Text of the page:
Dean Pees will need to draw on his decades of experience for Sunday. I don’t think there is much hope that he can confuse Brady, but perhaps he can sew a little chaos among Tampa’s offensive line and speed up Brady’s internal clock a bit. For all his greatness, Brady hasn’t been able to avoid altogether the issues that creep into every older QB’s game. In the face of quick pressure, particularly interior pressure, he doesn’t have the athleticism to create off-structure. With enough pressure, he will make mistakes, and if Atlanta can capitalize on those, their chances of a miracle rapidly increase.
The Falcons can win IF they finish +2 or better in turnovers.
The easiest way for a less talented team to steal a win is to win the turnover battle. Tampa’s four turnovers to Dallas are the only thing that kept the Cowboys in that game. Atlanta has to hope for a similar result. Ronald Jones and Fournette have been known to cough up the ball, and Brady isn’t above throwing a dumb INT, but the Falcons will have to put enough pressure on the Bucs to force them into making mistakes.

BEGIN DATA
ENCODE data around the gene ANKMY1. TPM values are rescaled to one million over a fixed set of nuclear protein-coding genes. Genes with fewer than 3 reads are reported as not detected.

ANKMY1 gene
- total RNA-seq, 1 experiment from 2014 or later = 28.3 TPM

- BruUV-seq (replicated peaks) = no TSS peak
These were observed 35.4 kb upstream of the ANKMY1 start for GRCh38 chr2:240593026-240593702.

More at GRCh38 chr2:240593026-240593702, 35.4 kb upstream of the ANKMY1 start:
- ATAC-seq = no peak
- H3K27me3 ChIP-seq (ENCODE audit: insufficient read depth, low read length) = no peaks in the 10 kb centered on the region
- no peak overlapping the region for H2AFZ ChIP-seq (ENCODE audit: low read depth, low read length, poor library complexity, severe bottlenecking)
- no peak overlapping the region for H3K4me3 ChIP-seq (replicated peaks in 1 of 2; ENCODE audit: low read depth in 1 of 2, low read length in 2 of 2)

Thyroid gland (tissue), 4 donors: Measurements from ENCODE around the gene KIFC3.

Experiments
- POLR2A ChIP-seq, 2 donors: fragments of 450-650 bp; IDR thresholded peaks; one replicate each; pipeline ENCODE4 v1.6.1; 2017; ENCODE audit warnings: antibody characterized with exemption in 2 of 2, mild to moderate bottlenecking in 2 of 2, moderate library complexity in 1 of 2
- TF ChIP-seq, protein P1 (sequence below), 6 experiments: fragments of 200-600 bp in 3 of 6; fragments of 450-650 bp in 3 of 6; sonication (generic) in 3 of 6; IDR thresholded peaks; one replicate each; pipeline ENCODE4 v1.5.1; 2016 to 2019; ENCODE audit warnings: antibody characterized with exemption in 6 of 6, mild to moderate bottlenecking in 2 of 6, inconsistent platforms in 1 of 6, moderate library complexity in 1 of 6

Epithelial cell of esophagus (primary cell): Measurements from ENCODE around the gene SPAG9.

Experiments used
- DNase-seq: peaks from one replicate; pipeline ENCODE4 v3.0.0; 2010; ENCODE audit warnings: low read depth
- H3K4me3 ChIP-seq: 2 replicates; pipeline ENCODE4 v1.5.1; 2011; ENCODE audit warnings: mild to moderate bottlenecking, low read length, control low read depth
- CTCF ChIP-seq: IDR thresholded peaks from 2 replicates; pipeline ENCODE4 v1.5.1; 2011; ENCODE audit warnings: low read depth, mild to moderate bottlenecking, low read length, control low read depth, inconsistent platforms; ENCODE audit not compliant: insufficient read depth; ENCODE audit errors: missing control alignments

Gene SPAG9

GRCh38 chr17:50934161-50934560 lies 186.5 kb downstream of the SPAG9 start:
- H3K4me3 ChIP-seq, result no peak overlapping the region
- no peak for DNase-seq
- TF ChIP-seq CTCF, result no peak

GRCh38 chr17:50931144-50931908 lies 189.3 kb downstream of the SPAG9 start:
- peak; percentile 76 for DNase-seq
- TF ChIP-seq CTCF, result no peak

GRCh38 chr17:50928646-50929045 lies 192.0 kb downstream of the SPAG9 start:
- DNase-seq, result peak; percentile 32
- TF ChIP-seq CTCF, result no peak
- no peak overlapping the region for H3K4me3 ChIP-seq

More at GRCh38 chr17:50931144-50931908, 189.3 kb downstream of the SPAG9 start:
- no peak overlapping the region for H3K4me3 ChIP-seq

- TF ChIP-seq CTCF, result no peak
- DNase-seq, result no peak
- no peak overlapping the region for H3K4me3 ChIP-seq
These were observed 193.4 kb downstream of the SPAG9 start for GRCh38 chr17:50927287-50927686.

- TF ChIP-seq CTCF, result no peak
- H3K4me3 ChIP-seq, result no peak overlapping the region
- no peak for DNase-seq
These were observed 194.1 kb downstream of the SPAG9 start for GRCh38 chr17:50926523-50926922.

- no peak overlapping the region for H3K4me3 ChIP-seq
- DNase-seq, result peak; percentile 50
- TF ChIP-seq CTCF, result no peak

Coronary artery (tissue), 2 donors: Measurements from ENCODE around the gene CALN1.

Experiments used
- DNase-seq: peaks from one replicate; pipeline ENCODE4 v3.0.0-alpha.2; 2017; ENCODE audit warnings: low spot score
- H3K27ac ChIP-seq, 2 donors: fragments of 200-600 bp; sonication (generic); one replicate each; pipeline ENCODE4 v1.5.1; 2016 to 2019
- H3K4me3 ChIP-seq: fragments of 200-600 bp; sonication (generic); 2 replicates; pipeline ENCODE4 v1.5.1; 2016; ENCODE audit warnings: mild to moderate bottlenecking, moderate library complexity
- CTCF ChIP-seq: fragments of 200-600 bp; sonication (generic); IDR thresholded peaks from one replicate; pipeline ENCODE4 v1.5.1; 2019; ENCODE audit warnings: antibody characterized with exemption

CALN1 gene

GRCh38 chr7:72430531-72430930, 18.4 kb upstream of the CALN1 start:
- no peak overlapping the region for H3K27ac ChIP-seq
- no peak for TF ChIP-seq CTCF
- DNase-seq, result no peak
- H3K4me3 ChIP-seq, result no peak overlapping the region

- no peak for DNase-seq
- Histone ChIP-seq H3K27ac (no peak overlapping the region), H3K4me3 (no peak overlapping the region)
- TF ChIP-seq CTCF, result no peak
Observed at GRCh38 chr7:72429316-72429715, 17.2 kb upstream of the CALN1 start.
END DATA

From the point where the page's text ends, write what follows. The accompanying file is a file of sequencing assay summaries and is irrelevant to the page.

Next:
Alternatively, the Falcons have to pitch a perfect game in terms of turnovers. The Bucs have the more talented roster. It will be hard enough to stay competitive without giving the Bucs extra chances. However, winning will be impossible if Atlanta can’t take care of the ball.
IF the Falcons offensive line performs well, and IF the run game is effective, and IF the offense doesn’t shoot themselves in the foot, and IF Arthur Smith can dial up some explosive plays, and IF the defense can stop the run, and IF Atlanta keeps pressure on Brady, and IF the team can win the turnover battle, I think Atlanta will win this game.
See the problem there? That’s a lot of ‘if’s”. Without hitting the mark on essentially all of those, I can’t see Atlanta even making this game competitive. We aren’t here to talk about worst-case (or even most likely) scenarios, though. It’s still early in 2021, and unbridled optimism reigns for at least one more week. Let’s all imagine Atlanta shocks the NFL world, hits every marker, and comes away with a 34-28 victory in week two.